I don't think there is any conspiracy - but Novell are a proprietary software company first and foremost and a project like evolution never really fit it's culture - probably the major reason I left in the end. Once HR starts impacting on engineering I think you have worries as a technology company, and even more as an `open sauce' one where the most valuable `eye-pee' you have is in your employee's heads.

Canonical make some odd decisions about Ubuntu too - more odd since they are purporting to be such a community focused organisation. But I don't think even they would be arrogant or silly enough to seriously consider such a strange notion as forking evolution. I'm sure they could surprise me though.


Sankar said...

Look at the reMAP link that I gave in the end. Though, It is still in-theory-only afaics.

Frej said...

I'm not an expert on evo code, but 2.30 actually does replace bonobo/corba with d-bus for communication with evo-data-server.
The rest is replaced with gtkuimanager or other non IPC solutions, even if bonobo was used in-process. I'm kinda vague because i really don't know that much :).

All driven by matthew barnes from redhat. Great stuff!

The fun point is that ubuntu hasn't even updated to the 2.29 branch for lucid..... I think the forking guy is a somewhat clueless.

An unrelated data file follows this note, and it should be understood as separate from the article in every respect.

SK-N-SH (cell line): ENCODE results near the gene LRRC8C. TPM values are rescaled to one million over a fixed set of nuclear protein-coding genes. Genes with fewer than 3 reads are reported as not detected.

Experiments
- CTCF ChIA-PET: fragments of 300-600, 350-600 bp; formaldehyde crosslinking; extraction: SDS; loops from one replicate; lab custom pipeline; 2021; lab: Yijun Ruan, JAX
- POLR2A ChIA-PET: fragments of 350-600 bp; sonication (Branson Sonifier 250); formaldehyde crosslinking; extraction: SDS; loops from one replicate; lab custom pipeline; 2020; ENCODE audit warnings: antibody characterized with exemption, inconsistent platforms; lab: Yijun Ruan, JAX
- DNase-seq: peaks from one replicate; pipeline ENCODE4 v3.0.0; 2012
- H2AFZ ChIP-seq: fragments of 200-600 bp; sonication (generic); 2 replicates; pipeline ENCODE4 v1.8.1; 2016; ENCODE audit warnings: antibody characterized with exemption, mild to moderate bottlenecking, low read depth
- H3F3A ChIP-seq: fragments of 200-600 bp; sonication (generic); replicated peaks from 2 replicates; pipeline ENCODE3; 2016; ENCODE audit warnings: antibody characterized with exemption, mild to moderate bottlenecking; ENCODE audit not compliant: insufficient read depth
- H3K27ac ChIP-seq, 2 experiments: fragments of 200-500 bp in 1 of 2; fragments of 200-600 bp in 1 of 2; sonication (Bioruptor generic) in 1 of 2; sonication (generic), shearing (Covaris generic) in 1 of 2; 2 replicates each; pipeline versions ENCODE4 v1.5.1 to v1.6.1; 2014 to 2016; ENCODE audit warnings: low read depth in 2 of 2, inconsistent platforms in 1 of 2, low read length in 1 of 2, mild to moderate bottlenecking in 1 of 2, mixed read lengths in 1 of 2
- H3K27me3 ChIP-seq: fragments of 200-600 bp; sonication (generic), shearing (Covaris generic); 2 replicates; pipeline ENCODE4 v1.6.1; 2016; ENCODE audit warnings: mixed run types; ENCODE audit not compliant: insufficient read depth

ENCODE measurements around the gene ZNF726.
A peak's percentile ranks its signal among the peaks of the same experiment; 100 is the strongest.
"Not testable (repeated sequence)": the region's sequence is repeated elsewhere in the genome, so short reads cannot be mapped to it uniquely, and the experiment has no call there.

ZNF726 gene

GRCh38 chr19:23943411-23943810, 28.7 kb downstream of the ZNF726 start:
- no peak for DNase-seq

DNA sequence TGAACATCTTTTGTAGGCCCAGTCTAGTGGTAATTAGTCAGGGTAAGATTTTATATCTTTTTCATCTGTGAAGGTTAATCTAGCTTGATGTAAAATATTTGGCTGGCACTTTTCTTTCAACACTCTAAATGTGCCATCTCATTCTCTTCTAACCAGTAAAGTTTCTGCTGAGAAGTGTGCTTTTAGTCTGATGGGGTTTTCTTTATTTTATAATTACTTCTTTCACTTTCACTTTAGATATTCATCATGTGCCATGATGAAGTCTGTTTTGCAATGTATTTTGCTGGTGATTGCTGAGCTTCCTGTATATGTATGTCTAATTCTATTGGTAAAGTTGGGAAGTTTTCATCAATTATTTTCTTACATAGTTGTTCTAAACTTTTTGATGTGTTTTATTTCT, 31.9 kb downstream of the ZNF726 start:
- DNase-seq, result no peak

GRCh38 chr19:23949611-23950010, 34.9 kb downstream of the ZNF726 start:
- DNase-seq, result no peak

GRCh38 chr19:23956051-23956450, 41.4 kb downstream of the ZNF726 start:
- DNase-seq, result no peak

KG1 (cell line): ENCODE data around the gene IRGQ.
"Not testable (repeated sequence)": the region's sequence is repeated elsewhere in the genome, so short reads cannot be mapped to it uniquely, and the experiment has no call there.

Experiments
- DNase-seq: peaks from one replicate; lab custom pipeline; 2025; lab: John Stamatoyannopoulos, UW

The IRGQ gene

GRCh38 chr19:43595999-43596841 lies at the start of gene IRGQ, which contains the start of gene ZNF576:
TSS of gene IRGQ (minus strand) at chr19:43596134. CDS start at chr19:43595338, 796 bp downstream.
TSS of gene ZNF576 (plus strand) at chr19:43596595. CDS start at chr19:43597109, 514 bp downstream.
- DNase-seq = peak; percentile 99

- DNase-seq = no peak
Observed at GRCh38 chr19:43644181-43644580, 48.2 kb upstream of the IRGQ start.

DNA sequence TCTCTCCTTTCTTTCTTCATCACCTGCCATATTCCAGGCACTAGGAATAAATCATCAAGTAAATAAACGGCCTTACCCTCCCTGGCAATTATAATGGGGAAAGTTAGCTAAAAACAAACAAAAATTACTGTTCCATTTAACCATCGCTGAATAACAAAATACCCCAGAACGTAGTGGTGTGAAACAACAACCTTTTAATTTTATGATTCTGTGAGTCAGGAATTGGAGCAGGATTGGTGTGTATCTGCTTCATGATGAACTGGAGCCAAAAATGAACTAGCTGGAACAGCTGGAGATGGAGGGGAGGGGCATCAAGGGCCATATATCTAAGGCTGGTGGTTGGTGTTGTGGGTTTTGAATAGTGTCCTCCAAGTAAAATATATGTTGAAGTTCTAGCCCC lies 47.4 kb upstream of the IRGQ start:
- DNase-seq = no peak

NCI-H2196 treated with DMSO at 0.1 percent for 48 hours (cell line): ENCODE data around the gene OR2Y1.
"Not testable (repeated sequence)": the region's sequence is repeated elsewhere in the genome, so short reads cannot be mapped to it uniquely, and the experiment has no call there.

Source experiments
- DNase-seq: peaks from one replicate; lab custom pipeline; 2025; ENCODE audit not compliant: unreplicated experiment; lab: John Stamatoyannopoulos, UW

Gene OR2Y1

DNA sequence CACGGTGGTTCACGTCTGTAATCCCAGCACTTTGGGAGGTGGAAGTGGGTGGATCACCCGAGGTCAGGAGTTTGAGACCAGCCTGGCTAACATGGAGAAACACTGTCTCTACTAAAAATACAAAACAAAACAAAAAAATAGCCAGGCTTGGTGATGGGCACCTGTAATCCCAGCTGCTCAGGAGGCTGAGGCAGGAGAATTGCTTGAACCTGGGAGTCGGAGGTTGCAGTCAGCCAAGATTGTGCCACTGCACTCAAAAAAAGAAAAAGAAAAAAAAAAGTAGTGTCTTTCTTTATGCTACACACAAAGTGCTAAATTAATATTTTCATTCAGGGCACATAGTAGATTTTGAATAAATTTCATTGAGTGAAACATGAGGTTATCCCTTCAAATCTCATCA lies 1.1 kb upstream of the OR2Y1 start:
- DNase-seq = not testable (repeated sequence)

Christopher Parker said...

Who was the original author who thought up the design of evolution?

NotZed said...

Sankar: Hmm, dunno about that remap thing, imap has issues but the proposed solution doesn't really address them. Just simplifying imap and particularly mime would do more (MIME is good, just the i18n stuff, multipart/signed, and 7-bit wire stuff needs to go). IMAP is actually a very simple protocol considering it is self-contained (e.g. for restful you've already combined several protocols, let alone the remap stuff on-top of that).

Christopher: Well my memory isn't too hot ... but the about page has a few names: ... and using that as a guide ...

Betrand designed Camel (email library), and it is more-or-less based on the JavaMail api. I then took it over and although the guts changed quite a bit the class hierarchy didn't change much. If I were to do it again though, I would focus on simplification and streaming - probably just about halve the API.

Miguel & Ettore did the early `shell' stuff (the main component architecture), and when they moved on it languished a bit because everyone else was busy and nobody wanted to touch it. Particularly after years of small bug fixes by everyone - since none of the rest of us really knew the way it was intended to work, nor wanted to learn lest we get stuck with it!

I actually can't remember who did the main EDS design - I was too busy to take note (or more importantly, over 10000 miles away). I know Federico, JPR, Rodgrigo, and Chris Toshok all worked on it at various times, and probably Seth, Miguel and Nat in the early days.

I'm pretty sure they'd all agree that we all made lots of mistakes at the start because we were still learning so much. Some of those mistakes got fixed and others didn't. Most of them were in the details but a few were pretty serious and hampered the project for a long time (the shell was nasty).

Frej: good to hear redhat contributing lately - like I said haven't used it in 5 years, but those were my experiences. I did actually think CORBA was a really good fit for EDS by the end ... the interfaces were on the right track but needed an overhaul. Replacing CORBA would not have solved such things on its own.

And yes the `forking guy' probably didn't even deserve any comment, but I had nothing better to do than get suckedered into a response ...